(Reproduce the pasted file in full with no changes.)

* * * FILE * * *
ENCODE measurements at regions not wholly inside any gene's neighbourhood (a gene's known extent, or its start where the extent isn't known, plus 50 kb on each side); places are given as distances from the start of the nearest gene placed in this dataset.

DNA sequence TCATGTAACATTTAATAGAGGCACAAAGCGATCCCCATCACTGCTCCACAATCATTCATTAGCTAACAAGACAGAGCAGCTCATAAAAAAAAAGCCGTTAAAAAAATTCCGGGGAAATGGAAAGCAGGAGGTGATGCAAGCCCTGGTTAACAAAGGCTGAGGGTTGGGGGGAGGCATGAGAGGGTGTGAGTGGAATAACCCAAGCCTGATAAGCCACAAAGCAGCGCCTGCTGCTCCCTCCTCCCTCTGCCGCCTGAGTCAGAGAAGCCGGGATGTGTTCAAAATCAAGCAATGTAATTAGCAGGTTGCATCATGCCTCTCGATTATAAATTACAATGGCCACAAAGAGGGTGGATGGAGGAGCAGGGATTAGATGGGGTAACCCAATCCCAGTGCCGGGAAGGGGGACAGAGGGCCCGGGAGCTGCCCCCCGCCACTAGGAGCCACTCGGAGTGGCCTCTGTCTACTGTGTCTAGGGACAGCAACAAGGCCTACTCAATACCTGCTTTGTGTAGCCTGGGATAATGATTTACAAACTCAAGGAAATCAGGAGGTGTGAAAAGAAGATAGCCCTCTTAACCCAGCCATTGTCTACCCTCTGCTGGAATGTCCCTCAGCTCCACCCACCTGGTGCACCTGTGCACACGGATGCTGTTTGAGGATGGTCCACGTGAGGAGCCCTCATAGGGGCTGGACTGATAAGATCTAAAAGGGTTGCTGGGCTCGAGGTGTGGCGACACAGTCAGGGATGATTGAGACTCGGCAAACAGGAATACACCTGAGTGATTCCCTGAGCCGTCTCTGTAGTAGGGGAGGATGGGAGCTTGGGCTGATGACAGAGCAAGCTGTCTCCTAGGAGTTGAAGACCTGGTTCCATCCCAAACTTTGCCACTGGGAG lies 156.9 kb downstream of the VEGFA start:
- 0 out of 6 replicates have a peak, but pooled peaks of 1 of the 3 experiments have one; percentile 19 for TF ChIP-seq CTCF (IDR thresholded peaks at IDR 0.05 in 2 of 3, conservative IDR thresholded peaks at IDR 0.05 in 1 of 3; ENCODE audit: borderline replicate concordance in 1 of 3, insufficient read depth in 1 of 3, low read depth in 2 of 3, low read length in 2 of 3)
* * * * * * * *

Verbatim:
ENCODE measurements at regions not wholly inside any gene's neighbourhood (a gene's known extent, or its start where the extent isn't known, plus 50 kb on each side); places are given as distances from the start of the nearest gene placed in this dataset.

DNA sequence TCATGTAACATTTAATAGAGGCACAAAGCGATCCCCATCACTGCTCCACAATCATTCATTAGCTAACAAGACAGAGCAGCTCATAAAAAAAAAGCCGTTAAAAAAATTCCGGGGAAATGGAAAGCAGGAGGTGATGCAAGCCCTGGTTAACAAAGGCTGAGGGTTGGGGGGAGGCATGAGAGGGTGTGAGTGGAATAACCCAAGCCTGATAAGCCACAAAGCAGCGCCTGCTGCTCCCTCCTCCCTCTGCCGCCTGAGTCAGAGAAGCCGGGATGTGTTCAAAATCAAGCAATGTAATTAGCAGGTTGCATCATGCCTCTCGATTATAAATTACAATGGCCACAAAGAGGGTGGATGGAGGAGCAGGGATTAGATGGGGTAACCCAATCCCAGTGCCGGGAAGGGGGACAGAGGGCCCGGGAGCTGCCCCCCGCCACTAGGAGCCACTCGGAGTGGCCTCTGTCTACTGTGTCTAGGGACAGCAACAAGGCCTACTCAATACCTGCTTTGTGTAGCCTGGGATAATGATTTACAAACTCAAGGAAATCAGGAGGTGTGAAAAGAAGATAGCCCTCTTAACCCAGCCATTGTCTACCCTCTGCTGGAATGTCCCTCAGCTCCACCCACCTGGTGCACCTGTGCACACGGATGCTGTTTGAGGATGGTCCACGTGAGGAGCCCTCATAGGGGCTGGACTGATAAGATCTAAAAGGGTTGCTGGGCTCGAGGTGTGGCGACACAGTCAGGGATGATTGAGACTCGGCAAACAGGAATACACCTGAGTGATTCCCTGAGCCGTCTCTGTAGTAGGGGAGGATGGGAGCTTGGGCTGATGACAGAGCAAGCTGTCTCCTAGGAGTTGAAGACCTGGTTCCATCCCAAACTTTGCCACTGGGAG lies 156.9 kb downstream of the VEGFA start:
- 0 out of 6 replicates have a peak, but pooled peaks of 1 of the 3 experiments have one; percentile 19 for TF ChIP-seq CTCF (IDR thresholded peaks at IDR 0.05 in 2 of 3, conservative IDR thresholded peaks at IDR 0.05 in 1 of 3; ENCODE audit: borderline replicate concordance in 1 of 3, insufficient read depth in 1 of 3, low read depth in 2 of 3, low read length in 2 of 3)